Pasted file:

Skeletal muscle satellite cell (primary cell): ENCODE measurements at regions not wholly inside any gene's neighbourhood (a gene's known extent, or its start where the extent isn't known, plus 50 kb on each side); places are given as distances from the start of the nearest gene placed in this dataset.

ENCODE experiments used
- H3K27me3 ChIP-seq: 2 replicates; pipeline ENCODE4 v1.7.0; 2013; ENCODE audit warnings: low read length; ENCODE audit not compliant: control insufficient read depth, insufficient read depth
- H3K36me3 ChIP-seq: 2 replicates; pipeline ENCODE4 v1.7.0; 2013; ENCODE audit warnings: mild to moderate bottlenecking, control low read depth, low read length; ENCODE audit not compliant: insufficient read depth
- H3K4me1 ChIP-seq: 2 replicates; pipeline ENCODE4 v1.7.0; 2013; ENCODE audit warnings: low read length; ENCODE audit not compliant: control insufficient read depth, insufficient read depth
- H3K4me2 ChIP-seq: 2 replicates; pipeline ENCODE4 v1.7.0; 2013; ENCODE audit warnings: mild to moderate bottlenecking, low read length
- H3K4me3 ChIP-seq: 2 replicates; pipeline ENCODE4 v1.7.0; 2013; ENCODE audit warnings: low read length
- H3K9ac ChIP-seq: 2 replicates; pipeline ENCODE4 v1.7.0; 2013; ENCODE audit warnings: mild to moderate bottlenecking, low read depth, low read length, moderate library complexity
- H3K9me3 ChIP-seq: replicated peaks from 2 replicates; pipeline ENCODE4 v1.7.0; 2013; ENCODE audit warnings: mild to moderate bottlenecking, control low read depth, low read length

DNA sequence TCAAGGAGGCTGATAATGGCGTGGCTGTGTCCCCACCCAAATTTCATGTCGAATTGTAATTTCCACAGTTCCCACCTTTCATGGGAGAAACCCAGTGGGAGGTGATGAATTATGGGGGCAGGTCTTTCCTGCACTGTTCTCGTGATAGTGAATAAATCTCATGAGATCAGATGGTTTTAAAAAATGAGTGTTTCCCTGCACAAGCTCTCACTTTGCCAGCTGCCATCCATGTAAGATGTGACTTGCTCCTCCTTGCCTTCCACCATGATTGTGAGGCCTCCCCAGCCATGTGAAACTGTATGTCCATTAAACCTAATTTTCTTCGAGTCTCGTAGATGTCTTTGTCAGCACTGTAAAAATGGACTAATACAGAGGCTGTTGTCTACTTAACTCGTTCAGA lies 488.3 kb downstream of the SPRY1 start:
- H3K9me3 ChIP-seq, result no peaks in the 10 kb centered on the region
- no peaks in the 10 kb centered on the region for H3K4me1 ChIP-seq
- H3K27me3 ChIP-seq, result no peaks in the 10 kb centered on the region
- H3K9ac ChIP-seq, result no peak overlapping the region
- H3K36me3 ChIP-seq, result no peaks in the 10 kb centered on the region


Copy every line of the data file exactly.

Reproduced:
Skeletal muscle satellite cell (primary cell): ENCODE measurements at regions not wholly inside any gene's neighbourhood (a gene's known extent, or its start where the extent isn't known, plus 50 kb on each side); places are given as distances from the start of the nearest gene placed in this dataset.

ENCODE experiments used
- H3K27me3 ChIP-seq: 2 replicates; pipeline ENCODE4 v1.7.0; 2013; ENCODE audit warnings: low read length; ENCODE audit not compliant: control insufficient read depth, insufficient read depth
- H3K36me3 ChIP-seq: 2 replicates; pipeline ENCODE4 v1.7.0; 2013; ENCODE audit warnings: mild to moderate bottlenecking, control low read depth, low read length; ENCODE audit not compliant: insufficient read depth
- H3K4me1 ChIP-seq: 2 replicates; pipeline ENCODE4 v1.7.0; 2013; ENCODE audit warnings: low read length; ENCODE audit not compliant: control insufficient read depth, insufficient read depth
- H3K4me2 ChIP-seq: 2 replicates; pipeline ENCODE4 v1.7.0; 2013; ENCODE audit warnings: mild to moderate bottlenecking, low read length
- H3K4me3 ChIP-seq: 2 replicates; pipeline ENCODE4 v1.7.0; 2013; ENCODE audit warnings: low read length
- H3K9ac ChIP-seq: 2 replicates; pipeline ENCODE4 v1.7.0; 2013; ENCODE audit warnings: mild to moderate bottlenecking, low read depth, low read length, moderate library complexity
- H3K9me3 ChIP-seq: replicated peaks from 2 replicates; pipeline ENCODE4 v1.7.0; 2013; ENCODE audit warnings: mild to moderate bottlenecking, control low read depth, low read length

DNA sequence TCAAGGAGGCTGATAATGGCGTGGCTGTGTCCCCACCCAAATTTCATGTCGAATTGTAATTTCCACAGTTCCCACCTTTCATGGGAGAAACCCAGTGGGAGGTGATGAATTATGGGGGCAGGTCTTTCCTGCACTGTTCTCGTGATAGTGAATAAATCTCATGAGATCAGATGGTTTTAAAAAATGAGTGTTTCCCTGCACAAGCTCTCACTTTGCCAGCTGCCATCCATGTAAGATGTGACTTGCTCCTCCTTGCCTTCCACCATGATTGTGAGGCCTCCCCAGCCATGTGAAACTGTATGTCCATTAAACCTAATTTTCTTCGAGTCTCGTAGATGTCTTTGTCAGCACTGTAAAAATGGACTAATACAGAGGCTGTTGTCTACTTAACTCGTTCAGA lies 488.3 kb downstream of the SPRY1 start:
- H3K9me3 ChIP-seq, result no peaks in the 10 kb centered on the region
- no peaks in the 10 kb centered on the region for H3K4me1 ChIP-seq
- H3K27me3 ChIP-seq, result no peaks in the 10 kb centered on the region
- H3K9ac ChIP-seq, result no peak overlapping the region
- H3K36me3 ChIP-seq, result no peaks in the 10 kb centered on the region